Programming an Arduino to do simple things like turn on an LED or read a sensor is easy enough via the official IDE. However, think back to your first experiences with this type of hardware. While rewarding, getting everything set up correctly was certainly more of a challenge, requiring research that you now likely take for granted.
To assist with these first steps of a beginner’s hardware journey, researchers at KAIST in South Korea have come up with HeyTeddy, a “conversational test-driven development [tool] for physical computing.”
As seen in the video below, HeyTeddy’s voice input is handled by an Amazon Echo Dot, which passes these commands through the cloud to a Raspberry Pi. The system then interacts with the physical hardware on a breadboard using an Arduino Uno running Firmata firmware, along with a 7” 1024 x 600 LCD touchscreen for the GUI. Once programmed, code can be exported and used on the board by itself.
Those wishing to learn more can check out the entire research paper here.
HeyTeddy is a conversational agent that allows users to program and execute code in real-time on an Arduino device without writing actual code but instead operating it through dialogue. This conversation can either be based on voice or text (through a Web chat). Commands spoken to HeyTeddy are parsed, interpreted, and executed in real-time, resulting in physical changes to the hardware. For example, the “write high” command configures an I/O pin to behave as a digital output with its internal state set to high (e.g., a 5V logic level), making driving an LED possible. Hence, the user does not need to write any code, compile it, deal with errors, and manually upload it on the hardware.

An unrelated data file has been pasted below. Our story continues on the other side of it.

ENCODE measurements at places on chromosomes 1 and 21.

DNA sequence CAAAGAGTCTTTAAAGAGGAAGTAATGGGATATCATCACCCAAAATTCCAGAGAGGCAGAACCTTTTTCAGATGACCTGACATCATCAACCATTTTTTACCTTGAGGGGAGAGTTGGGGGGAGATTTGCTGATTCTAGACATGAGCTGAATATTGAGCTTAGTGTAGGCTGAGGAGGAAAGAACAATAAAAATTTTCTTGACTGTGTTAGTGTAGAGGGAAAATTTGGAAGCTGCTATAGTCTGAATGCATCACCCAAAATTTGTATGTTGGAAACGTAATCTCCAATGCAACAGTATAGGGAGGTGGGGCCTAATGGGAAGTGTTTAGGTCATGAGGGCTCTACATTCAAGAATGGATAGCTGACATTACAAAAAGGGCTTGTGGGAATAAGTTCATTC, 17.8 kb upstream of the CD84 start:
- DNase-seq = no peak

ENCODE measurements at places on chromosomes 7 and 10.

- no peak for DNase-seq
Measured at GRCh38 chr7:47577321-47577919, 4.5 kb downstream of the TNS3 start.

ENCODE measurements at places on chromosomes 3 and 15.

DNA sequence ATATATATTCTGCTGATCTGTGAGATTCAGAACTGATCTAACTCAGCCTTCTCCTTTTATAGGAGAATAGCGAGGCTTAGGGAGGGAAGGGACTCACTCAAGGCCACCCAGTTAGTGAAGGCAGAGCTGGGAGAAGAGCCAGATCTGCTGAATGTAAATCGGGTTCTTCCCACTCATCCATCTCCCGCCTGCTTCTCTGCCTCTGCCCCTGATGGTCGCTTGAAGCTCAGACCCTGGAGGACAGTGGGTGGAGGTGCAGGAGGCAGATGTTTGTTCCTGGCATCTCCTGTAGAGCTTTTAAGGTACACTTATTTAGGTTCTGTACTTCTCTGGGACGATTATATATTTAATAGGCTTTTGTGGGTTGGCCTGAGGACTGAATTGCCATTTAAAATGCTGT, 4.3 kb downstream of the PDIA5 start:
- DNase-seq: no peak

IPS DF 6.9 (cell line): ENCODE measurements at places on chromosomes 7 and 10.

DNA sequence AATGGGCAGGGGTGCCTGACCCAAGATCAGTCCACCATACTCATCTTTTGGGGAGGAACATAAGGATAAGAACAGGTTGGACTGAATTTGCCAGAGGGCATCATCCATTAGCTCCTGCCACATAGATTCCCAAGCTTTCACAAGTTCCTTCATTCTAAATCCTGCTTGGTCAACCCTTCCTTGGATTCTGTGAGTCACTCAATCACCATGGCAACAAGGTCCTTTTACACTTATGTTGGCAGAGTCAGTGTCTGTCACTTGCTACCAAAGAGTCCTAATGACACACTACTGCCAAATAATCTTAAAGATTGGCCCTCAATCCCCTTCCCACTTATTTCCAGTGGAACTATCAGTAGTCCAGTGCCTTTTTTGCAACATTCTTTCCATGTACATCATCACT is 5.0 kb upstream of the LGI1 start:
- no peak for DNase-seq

Furthermore, HeyTeddy supervises the user’s choices, preventing incorrect logic (e.g., writing an analog value to a digital pin), guiding the user through each step needed to assemble the circuit, and providing an opportunity to test individual components through separate unit tests without interrupting the workflow (i.e., TDD functionalities). Finally, the user has the option of exporting the issued commands as a written code for Arduino (i.e., an Arduino sketch in C++, ready for upload).